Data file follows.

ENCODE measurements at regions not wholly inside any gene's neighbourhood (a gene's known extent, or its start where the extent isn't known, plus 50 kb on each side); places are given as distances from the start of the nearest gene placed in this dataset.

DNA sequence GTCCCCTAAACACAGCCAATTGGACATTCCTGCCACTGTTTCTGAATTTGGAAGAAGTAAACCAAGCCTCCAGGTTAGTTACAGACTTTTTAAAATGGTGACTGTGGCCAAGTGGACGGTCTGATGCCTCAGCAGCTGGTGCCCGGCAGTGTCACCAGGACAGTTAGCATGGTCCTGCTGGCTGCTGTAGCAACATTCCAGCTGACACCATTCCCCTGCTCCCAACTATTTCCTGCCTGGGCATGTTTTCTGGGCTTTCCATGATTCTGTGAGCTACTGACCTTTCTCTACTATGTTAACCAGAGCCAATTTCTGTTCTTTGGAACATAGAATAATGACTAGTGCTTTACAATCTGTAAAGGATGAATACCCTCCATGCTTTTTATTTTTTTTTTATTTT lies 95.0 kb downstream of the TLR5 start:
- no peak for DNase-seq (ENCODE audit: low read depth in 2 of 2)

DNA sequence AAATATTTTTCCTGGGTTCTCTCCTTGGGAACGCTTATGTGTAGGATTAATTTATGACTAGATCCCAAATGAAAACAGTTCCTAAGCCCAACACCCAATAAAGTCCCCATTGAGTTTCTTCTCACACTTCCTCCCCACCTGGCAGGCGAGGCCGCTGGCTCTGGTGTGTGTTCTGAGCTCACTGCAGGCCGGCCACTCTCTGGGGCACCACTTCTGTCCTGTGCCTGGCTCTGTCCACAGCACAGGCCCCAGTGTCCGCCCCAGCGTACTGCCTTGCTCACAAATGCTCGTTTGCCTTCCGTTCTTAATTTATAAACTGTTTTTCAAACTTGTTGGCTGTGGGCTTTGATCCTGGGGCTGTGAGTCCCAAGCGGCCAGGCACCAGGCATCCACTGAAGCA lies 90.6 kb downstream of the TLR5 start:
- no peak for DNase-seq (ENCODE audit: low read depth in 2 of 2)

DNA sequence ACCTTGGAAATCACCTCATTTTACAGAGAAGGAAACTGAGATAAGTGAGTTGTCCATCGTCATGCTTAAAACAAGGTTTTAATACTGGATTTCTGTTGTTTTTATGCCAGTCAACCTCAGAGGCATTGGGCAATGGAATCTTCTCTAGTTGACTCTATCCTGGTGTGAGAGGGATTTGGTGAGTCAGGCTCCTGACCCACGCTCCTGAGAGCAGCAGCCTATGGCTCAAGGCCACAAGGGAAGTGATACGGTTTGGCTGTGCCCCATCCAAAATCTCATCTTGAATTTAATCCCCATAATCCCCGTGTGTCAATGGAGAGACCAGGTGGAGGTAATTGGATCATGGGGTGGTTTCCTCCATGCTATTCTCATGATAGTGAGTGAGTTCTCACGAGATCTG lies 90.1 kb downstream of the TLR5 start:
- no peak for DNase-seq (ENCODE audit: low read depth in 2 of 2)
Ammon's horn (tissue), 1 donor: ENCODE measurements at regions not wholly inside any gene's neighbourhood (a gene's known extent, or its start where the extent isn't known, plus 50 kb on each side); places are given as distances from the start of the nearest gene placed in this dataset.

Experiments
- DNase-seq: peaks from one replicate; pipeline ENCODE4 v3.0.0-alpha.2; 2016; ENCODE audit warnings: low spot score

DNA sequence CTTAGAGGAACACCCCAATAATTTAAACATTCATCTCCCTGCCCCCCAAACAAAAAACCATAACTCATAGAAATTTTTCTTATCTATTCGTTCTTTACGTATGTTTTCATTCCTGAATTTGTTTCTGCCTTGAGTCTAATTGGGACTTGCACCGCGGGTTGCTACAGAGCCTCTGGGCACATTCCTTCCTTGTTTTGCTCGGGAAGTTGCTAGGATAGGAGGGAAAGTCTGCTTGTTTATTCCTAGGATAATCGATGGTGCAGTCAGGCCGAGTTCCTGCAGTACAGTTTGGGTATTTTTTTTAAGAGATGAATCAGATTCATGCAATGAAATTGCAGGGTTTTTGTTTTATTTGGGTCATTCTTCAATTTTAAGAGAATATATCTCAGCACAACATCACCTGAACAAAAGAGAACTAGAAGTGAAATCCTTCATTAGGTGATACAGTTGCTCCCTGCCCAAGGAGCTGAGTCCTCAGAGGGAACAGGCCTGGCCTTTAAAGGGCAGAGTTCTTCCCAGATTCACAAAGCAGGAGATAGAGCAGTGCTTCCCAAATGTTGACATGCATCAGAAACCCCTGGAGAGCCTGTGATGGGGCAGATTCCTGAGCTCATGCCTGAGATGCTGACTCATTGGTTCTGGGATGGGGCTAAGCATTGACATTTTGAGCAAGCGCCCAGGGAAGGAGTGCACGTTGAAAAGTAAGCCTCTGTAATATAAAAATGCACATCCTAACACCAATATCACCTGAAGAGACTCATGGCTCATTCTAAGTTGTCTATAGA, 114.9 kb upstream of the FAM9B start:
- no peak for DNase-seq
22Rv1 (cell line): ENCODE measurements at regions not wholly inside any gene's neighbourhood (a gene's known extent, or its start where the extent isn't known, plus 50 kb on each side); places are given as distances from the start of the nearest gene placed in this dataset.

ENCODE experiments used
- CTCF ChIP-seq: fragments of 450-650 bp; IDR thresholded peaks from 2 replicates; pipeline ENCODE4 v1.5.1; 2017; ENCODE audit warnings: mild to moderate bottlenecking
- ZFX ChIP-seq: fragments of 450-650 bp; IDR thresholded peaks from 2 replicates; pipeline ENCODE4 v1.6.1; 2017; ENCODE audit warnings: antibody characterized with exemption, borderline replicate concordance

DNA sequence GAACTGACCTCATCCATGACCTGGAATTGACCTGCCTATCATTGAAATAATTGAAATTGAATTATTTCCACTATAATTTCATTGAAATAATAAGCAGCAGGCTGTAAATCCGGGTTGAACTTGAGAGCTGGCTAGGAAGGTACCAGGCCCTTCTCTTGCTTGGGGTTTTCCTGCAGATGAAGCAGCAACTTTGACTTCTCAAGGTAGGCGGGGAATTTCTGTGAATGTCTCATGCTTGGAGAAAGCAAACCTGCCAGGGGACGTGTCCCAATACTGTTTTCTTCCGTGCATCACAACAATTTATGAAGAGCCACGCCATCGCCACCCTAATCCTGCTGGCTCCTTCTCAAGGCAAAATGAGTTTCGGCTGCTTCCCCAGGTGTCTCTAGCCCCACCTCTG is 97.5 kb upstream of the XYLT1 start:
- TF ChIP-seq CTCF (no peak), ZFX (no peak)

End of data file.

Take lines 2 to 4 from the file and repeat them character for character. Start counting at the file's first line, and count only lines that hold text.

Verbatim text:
DNA sequence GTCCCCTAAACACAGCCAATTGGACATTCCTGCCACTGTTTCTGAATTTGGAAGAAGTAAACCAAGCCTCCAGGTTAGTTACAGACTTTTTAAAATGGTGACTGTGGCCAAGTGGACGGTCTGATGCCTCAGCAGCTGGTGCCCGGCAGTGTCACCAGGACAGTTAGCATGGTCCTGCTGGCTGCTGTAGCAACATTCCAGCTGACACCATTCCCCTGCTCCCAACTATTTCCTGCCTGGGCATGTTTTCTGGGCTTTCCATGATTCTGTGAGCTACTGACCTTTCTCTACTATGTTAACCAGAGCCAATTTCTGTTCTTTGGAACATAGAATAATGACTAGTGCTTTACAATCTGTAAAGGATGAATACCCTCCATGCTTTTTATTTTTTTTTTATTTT lies 95.0 kb downstream of the TLR5 start:
- no peak for DNase-seq (ENCODE audit: low read depth in 2 of 2)

DNA sequence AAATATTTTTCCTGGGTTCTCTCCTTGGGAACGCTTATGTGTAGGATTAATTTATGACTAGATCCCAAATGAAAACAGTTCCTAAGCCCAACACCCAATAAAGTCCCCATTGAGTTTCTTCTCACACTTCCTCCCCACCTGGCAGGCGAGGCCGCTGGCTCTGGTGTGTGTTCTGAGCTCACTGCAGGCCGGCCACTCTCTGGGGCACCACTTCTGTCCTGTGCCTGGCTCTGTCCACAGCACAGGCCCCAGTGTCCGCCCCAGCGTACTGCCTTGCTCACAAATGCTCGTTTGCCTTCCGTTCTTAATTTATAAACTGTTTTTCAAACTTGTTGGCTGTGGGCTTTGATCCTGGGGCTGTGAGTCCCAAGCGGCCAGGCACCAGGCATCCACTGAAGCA lies 90.6 kb downstream of the TLR5 start: